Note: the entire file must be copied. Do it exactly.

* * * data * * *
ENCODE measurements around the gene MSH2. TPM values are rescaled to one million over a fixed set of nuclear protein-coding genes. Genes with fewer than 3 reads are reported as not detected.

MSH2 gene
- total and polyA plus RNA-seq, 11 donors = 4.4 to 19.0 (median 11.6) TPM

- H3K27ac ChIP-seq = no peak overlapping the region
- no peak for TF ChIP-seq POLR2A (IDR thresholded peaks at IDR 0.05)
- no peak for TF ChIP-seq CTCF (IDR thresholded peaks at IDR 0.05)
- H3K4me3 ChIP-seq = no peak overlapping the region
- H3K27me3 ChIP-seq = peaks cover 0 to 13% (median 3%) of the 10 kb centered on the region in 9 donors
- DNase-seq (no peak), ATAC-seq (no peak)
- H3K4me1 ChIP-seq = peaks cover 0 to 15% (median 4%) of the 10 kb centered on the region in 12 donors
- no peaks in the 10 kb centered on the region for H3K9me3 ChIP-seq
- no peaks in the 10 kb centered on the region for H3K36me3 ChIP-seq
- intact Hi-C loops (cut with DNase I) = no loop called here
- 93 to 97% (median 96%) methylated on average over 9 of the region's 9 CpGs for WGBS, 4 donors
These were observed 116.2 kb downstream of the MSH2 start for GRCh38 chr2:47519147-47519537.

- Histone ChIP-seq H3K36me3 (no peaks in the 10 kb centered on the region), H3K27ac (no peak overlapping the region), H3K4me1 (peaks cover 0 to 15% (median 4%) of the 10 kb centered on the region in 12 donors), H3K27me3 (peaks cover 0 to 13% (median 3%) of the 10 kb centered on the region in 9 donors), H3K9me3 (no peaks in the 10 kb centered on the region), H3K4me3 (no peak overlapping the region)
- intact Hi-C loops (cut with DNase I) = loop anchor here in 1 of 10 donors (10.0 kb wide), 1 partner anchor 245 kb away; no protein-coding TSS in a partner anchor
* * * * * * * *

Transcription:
ENCODE measurements around the gene MSH2. TPM values are rescaled to one million over a fixed set of nuclear protein-coding genes. Genes with fewer than 3 reads are reported as not detected.

MSH2 gene
- total and polyA plus RNA-seq, 11 donors = 4.4 to 19.0 (median 11.6) TPM

- H3K27ac ChIP-seq = no peak overlapping the region
- no peak for TF ChIP-seq POLR2A (IDR thresholded peaks at IDR 0.05)
- no peak for TF ChIP-seq CTCF (IDR thresholded peaks at IDR 0.05)
- H3K4me3 ChIP-seq = no peak overlapping the region
- H3K27me3 ChIP-seq = peaks cover 0 to 13% (median 3%) of the 10 kb centered on the region in 9 donors
- DNase-seq (no peak), ATAC-seq (no peak)
- H3K4me1 ChIP-seq = peaks cover 0 to 15% (median 4%) of the 10 kb centered on the region in 12 donors
- no peaks in the 10 kb centered on the region for H3K9me3 ChIP-seq
- no peaks in the 10 kb centered on the region for H3K36me3 ChIP-seq
- intact Hi-C loops (cut with DNase I) = no loop called here
- 93 to 97% (median 96%) methylated on average over 9 of the region's 9 CpGs for WGBS, 4 donors
These were observed 116.2 kb downstream of the MSH2 start for GRCh38 chr2:47519147-47519537.

- Histone ChIP-seq H3K36me3 (no peaks in the 10 kb centered on the region), H3K27ac (no peak overlapping the region), H3K4me1 (peaks cover 0 to 15% (median 4%) of the 10 kb centered on the region in 12 donors), H3K27me3 (peaks cover 0 to 13% (median 3%) of the 10 kb centered on the region in 9 donors), H3K9me3 (no peaks in the 10 kb centered on the region), H3K4me3 (no peak overlapping the region)
- intact Hi-C loops (cut with DNase I) = loop anchor here in 1 of 10 donors (10.0 kb wide), 1 partner anchor 245 kb away; no protein-coding TSS in a partner anchor